The European Space Agency is preparing proposals for the development of spacecraft over the next decade that could take ESA astronauts to orbit and to the Moon, according to its director general Josef Aschbacher.
Speaking to the Financial Times ahead of the FT Investing in Space summit in London, Aschbacher said developing an independent human launch capability was crucial for Europe to catch up in a rapidly evolving global space race.
What is happening in the United States, China and India is quite impressive, he said. If you take a step back and see where Europe is globally, you see that Europe has not engaged to the same degree. I see so many opportunities, some of them missed opportunities.
A recent ESA-commissioned independent report on human and robotic exploration of space found that more than 100 lunar missions before 2030 had been announced, both by national space agencies and private companies. At the moment, Europe leads only two, he said.
The report noted that Europe lacked an independent human launch capability and relied on non-European partners to send people into space, which threatens its future as a credible player in space.
Currently, ESA is working as a junior partner with the US space agency NASA on lunar exploration projects. There is no agreed time [with Nasa] on when a European astronaut will be on the moon, Aschbacher said, but my hope is that we can achieve this before the end of the decade.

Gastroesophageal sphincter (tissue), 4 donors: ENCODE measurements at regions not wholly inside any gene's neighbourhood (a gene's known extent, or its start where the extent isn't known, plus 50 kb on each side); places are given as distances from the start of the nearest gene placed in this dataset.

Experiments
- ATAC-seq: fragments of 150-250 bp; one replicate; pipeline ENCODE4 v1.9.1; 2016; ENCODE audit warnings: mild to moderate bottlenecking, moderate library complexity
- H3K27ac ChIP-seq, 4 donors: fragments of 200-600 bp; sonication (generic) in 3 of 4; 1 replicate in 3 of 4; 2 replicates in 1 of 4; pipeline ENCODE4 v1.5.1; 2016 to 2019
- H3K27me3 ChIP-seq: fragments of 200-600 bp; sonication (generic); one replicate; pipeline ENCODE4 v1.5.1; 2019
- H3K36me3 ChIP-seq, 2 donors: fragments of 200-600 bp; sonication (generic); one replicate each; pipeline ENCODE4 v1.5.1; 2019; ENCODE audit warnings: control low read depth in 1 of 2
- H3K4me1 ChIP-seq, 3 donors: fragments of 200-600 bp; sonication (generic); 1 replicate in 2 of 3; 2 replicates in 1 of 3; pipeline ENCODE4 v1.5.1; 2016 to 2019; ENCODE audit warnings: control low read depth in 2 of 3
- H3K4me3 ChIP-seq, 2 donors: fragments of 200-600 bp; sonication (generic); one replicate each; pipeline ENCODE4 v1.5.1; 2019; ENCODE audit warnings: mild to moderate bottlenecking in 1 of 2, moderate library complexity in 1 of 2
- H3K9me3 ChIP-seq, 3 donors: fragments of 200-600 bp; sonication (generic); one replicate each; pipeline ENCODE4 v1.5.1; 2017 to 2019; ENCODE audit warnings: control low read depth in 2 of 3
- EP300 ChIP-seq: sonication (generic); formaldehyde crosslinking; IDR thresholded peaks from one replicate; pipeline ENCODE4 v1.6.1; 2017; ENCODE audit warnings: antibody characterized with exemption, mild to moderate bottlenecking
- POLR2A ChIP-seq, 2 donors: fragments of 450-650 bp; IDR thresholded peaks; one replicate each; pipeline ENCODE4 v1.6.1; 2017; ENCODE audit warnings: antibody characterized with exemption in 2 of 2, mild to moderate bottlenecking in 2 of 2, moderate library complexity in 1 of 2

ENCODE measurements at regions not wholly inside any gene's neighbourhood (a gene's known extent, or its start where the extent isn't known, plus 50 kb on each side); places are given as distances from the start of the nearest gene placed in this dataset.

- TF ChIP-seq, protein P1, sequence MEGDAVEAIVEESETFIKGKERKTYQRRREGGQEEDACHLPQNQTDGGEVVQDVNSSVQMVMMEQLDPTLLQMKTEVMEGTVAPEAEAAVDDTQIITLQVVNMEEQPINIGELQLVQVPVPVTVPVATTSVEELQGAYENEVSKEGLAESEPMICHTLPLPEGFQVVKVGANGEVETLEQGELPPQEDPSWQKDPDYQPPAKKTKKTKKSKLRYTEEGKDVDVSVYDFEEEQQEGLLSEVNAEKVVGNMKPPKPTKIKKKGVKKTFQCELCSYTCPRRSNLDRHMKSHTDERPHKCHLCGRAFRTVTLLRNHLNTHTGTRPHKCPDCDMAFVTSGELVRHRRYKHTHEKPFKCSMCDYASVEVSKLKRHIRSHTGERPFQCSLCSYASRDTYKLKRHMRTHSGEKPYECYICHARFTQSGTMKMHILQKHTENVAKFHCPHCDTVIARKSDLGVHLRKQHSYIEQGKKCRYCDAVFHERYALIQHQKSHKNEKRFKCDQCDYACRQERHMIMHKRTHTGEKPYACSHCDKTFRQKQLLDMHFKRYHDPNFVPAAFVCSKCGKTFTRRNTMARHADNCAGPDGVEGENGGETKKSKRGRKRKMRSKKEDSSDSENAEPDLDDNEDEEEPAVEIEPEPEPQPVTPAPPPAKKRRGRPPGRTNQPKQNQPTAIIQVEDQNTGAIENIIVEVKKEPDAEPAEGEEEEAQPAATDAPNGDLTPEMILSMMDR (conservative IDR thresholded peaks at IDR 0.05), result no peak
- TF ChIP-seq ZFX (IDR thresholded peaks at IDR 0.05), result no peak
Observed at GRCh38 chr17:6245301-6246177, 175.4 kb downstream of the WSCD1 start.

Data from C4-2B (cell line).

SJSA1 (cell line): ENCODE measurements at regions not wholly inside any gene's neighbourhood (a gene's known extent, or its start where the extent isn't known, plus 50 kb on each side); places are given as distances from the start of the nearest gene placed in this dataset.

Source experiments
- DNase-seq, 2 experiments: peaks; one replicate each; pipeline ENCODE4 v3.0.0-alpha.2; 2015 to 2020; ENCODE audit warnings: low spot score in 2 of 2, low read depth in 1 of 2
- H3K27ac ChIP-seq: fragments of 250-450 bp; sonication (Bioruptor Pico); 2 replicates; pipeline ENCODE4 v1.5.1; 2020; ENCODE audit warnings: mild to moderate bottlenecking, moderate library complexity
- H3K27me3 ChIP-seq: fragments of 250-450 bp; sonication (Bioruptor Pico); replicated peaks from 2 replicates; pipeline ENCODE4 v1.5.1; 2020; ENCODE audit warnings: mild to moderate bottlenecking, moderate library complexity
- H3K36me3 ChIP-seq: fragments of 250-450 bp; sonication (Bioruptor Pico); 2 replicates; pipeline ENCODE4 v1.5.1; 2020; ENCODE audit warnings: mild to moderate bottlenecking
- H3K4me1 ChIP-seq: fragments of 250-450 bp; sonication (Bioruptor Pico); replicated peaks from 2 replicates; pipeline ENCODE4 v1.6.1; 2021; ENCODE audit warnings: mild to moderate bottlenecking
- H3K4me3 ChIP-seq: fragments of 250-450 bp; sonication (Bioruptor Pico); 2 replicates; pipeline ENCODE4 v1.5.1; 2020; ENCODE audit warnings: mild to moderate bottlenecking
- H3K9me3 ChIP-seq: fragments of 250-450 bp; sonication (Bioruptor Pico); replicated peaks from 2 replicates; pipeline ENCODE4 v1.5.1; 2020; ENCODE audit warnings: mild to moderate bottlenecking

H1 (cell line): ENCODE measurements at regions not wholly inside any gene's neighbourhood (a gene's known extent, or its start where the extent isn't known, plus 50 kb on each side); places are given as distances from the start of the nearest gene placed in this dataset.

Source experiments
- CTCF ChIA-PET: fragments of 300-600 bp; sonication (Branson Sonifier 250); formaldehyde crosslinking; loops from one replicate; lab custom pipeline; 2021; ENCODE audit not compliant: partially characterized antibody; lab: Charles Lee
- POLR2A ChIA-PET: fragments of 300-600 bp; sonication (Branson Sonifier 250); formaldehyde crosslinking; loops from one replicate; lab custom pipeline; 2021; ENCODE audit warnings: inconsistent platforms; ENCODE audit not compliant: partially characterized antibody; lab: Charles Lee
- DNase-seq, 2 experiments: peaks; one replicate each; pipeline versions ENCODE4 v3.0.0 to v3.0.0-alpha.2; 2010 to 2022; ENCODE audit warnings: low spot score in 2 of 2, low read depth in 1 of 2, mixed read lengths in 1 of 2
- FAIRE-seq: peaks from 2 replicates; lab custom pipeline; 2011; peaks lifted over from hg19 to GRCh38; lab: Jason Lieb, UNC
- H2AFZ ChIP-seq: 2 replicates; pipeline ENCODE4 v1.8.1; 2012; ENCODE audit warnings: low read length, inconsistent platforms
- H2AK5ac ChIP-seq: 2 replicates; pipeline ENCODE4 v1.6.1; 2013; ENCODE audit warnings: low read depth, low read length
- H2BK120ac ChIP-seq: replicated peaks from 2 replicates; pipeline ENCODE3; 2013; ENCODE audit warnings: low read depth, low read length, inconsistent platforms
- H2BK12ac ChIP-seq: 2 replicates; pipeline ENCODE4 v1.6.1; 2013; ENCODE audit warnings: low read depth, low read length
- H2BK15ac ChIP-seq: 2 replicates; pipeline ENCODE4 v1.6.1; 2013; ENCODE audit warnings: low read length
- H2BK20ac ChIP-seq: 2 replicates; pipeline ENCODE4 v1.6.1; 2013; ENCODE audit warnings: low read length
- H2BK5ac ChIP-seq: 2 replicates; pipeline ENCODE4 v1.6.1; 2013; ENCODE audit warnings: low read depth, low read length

ESA’s program to develop a spacecraft capable of carrying European astronauts to low-Earth orbit and beyond could improve the way Europe manages space supplies, Aschbacher said.
NASA’s decision in the early 2000s to purchase cargo services from the private sector, rather than develop its own vehicles, fueled the rise of Elon Musks SpaceX, which is now the dominant launch supplier. That’s exactly the model we’re discussing, he said.
ESA was preparing several scenarios and cost estimates to be presented at a meeting of member state ministers in November. A decision will be made next year whether to proceed with a fully funded programme.
The agency, which is independent of the EU but acts as a procurement agency, includes non-EU states such as the UK and Switzerland. We will certainly have enough elements on the table for politicians to give us clear indications on how Europe wants to proceed, said Aschbacher.
However, Europe is still struggling to resolve a crisis over existing satellite launch capability after it lost access to Soyuz rockets following Russia’s full-scale invasion of Ukraine. Its Ariane 5 rocket, which launched Europa’s 1.6 billion Juice spacecraft on a mission to Jupiter’s icy moons in April, is expected to make its last flight this month, while its successor Ariane 6 has undergone years of delay. The new Vega C rocket is on the ground awaiting an investigation into a failed mission last year.
But Aschbacher said Europe already had many of the building blocks needed to develop its own human launch capability within the next decade.
These included the European Service Module, which supplies electricity, water and oxygen to NASA’s Orion spacecraft that will send astronauts to the moon. Europe also has the Automated Transport Vehicle that carries cargo to the International Space Station in low Earth orbit every year.
While Ariane 6 could eventually be upgraded to have human launch capability, this was not a given. Other vehicles could be developed in the same way that NASA’s strategy encouraged the emergence of SpaceX, he said.
In November, ESA unveiled 17 new members of its astronaut corps, including the world’s first disabled para-astronaut, at a ministerial meeting in Paris, who agreed to increase spending by 17% to 16.9 billion in next five years.
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